Repsol's criticism of the plans came after Argentine President Christina Fernandez de Kirchner said she sent a bill to federal lawmakers that if passed will let the government take control of YPF SA.
Calling the act a pillage, Repsol vowed to fight what company CEO Antonio Brufau characterized as an illegal and unjustifiable act during a press conference in Madrid.
The Fernandez administration claims the move is part of a drive to recover hydrocarbon sovereignty, according to a statement posted on Argentine government portal.
Brufau announced Repsol would seek arbitration and $10.5 billion in compensation as it scrambled to assay market concerns about the loss.
The Spanish government has also gotten involved, summoning Argentine Ambassador Carlos Bettini twice in recent days to hear the Spanish government's concerns over the move. The EU Commission also postponed a trade meeting with Argentina scheduled to take place later this week. Spanish Industry Minister.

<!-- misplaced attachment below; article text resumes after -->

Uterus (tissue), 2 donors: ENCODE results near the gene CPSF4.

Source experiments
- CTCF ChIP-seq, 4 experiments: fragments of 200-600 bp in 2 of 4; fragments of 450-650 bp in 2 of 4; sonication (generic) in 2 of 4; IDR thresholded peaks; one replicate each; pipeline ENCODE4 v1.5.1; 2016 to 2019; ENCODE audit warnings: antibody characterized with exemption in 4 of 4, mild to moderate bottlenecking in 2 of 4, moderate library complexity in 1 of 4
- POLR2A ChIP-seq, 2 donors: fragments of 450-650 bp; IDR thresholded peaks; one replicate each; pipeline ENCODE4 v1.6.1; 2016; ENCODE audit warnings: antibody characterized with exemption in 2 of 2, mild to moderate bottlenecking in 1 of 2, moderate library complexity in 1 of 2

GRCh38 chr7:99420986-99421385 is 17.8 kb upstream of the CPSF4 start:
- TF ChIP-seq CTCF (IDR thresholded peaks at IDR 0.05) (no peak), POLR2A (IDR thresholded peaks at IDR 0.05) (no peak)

Meanwhile, Repsol's share price declined Tuesday morning by 4.7 percent as analysts cut recommendations. Respol's ability to receive compensation for the asset seizure is a key uncertainty. Under Kirchner's plan, the company would still retain a 6 percent stake in YPF, down from its current 57 percent. Control of 51 percent of the unit will be divided between central and regional governments.
Grupo Patersen, owned by the Eskenazi family, owns a 25.46 percent stake in YPF, bought with a $1.9 billion loan from Repsol. Reuters reported that Brufau said Patersen would have to negotiate payments on the loan, but that everything now is under a massive question mark.
Fernandez, who won re-election in October with a comfortable majority, has accused foreign oil companies of not boosting output, forcing the country to double fuel imports last year. In a speech on Monday, the president claimed that recovering control of state energy assets was recovery of sovereignty. For its part Repsol says it is being made the scapegoat to Argentina's own failed government policies.
In 2008 the president seized $24 billion in private pension funds and changed central bank rules that increase the amount of money that can be tapped to manage the country's spiraling debt. The government has also sought to curb capital flight by tightening its grip on the exchange markets and implemented greater restrictions on imports. Bloomberg reported that the country's borrowing cost has surpassed Venezuela's to become No. 1 in the region.
Going forward, you are going to see a severe retrenchment of external investors in looking at Argentina, Enrique Alvarez, head of Latin American research at IDEAglobal, told Marketwatch.